Wednesday, 26 December 2018

Whether objection to quit notice if not taken specifically is deemed to have been waived?

 Thus when in paragraphs 1, 6 and 9 of the written statement the applicant did not dispute that the suit notice terminated the tenancy of the applicant nor did the applicant contend that the notice was illegal in any manner being contrary to section 106 of the Transfer of Property Act, in such a situation, the consequence in law is that the applicant acquiesced in the suit notice and waived its right to contend that the suit notice is illegal. The applicant thus was not permitted to take a contrary position. The law in this regard is well settled. In Dharampal v. Harbansingh 2006 (9) SCC 216 the Supreme Court has held that objection to the invalidity or insufficiency of the notice should be specifically raised in the written statement failing which it will be deemed to have been waived. It was held that in the absence of a specific plea in the written statement in regard to the said objection, such a plea would be deemed to have been waived by the appellants-tenant therein. Their Lordships in paragraphs 7 and 8 of the decision observed thus:

"7. Learned counsel for the appellants submits that none of the two recitals contained in the notice can fulfill the requirement of section 106 of the Transfer of Property Act. One recital in the notice terminates the tenancy from the date of issue of notice. The other one requires the tenant to vacate the premises within 15 days from the date of receipt of the notice. Both are bad in the light of the requirements spelled out by section 106 of the Transfer of Property Act. The learned counsel seems to be right in urging the pleas. However, still we feel that the appellant cannot be allowed relief. Law is well settled that an objection as to the invalidity or insufficiency of notice under section 106 of the Transfer of Property Act should be specifically raised in the written statement failing which it will be deemed to have been waived. In the present case, the only objection taken in the written statement is that the notice issued by the plaintiff was "illegal, null and void and ineffective upon the right of the defendant." The thrust of the plea raised by the defendant-appellant in his written statement was that the notice was issued by the person who did not have the authority from the landlord to give the notice. The plea so taken has been found devoid of merit by the High Court and the courts below. The plea that the notice was insufficient in the sense that did not give 15 clear days to the tenant to vacate or that the notice did not terminate the tenancy with the expiry of the month of the tenancy has not been take in the written statement.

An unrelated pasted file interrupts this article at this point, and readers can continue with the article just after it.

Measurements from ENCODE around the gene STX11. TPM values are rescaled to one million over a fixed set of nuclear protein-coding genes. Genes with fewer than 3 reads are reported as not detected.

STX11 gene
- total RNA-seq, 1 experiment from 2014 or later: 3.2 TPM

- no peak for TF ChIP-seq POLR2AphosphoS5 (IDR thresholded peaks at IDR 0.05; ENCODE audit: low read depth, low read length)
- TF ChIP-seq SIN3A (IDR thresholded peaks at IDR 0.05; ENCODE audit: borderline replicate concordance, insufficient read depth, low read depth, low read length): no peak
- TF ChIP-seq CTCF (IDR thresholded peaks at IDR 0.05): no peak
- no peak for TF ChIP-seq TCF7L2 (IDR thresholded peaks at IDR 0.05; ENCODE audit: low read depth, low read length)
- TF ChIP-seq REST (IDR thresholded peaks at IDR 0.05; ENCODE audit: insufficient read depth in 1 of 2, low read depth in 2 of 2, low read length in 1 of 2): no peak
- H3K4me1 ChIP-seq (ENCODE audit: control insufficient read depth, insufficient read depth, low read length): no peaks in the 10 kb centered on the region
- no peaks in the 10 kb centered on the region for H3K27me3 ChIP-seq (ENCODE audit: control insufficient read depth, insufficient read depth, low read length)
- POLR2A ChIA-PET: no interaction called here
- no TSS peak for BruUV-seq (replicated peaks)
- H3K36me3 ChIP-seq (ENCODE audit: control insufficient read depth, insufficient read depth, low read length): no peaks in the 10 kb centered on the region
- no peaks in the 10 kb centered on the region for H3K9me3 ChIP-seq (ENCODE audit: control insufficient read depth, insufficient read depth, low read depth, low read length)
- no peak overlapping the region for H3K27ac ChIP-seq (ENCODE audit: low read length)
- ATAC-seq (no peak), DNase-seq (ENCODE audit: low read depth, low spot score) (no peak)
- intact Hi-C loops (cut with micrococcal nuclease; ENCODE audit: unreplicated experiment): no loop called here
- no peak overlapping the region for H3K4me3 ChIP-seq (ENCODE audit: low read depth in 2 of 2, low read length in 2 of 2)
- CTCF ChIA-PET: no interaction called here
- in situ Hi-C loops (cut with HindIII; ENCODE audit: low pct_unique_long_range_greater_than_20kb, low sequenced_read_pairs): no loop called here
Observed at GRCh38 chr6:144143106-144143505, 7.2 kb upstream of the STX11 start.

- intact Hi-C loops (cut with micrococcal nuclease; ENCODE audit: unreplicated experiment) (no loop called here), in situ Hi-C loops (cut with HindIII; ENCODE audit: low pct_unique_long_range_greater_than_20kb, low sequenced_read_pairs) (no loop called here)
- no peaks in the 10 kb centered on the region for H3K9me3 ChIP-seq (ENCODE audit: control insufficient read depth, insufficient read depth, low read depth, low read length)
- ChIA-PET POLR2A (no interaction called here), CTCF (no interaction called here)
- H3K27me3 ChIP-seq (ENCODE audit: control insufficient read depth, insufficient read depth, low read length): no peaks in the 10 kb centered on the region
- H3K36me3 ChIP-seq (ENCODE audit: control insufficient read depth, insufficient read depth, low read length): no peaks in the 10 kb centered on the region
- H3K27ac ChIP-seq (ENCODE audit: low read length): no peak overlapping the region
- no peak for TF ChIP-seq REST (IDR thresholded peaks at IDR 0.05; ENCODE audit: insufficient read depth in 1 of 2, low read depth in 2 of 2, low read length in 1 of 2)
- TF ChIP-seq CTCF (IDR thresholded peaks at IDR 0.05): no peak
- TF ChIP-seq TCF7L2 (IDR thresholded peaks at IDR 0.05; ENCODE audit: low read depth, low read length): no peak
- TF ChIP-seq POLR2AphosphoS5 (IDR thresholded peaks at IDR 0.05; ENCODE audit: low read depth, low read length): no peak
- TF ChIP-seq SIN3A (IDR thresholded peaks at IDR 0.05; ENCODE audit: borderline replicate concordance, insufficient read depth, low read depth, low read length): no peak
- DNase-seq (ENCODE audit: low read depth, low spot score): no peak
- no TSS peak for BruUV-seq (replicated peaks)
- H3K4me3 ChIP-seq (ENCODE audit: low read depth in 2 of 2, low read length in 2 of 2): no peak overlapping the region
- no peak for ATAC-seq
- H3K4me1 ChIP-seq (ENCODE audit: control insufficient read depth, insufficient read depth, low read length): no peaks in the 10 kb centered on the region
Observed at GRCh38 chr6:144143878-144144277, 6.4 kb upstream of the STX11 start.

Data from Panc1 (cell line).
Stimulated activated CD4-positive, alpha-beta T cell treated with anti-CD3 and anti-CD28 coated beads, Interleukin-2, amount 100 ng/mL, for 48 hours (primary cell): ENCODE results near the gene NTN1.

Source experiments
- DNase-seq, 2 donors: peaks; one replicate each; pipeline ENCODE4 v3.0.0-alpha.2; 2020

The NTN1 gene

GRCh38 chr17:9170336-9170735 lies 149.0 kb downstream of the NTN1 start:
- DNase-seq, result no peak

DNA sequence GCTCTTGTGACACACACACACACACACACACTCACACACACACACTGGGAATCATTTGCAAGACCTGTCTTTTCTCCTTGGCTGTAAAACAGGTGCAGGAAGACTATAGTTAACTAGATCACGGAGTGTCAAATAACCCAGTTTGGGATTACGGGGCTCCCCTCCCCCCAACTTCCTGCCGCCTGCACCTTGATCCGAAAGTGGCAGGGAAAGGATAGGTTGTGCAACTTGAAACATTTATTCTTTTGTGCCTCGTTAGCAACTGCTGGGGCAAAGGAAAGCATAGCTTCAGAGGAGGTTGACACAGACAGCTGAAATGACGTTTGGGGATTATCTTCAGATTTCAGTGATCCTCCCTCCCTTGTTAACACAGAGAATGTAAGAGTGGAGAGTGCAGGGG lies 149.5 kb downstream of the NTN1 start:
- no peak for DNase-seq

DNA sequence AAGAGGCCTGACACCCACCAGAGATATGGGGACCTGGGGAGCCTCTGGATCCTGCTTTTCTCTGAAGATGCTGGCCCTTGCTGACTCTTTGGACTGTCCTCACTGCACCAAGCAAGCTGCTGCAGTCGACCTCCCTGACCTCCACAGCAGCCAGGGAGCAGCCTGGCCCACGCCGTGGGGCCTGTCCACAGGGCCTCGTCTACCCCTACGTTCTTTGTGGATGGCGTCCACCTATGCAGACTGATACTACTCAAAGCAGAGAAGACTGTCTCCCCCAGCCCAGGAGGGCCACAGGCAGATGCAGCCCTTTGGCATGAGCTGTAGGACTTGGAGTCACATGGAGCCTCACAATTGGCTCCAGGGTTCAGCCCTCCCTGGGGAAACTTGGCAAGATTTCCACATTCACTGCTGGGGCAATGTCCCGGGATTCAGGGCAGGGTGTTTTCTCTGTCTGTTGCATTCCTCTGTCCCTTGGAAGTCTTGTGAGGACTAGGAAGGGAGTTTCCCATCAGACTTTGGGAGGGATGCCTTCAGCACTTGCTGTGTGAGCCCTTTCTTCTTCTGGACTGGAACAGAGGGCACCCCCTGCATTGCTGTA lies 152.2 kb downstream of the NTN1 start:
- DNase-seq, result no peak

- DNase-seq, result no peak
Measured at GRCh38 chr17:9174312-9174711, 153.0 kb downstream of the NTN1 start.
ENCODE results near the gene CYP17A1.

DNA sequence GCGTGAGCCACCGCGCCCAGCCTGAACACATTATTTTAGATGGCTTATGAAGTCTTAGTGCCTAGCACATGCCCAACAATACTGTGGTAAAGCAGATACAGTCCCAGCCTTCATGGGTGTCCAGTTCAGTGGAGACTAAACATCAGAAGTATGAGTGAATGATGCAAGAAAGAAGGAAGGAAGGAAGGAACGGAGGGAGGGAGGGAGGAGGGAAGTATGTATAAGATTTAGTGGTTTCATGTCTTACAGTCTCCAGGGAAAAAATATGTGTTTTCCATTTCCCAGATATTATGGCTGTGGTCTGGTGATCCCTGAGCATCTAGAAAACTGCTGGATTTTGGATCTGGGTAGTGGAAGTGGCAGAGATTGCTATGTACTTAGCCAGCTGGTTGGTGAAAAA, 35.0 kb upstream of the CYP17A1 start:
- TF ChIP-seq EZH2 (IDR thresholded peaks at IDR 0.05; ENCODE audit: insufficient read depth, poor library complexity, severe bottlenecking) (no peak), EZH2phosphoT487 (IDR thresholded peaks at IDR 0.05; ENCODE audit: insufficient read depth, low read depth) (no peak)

8. Obviously, for want of specific plea in the written statement, the trial court has not framed any issue reflecting an objection to the validity or sufficiency of notice, the plea in the manner in which it is sought to be urged before us. The plea as to insufficiency of notice should be deemed to have been waived by the appellant and cannot be allowed to be urged at this stage.

IN THE HIGH COURT OF BOMBAY

Civil Revision Application (ST) No. 4255 of 2018

Decided On: 02.04.2018

 Universal Cables Ltd. Vs.  Laxmi Properties Ltd.


Hon'ble Judges/Coram:
G.S. Kulkarni, J.

Citation: 2018(6) MHLJ 715.
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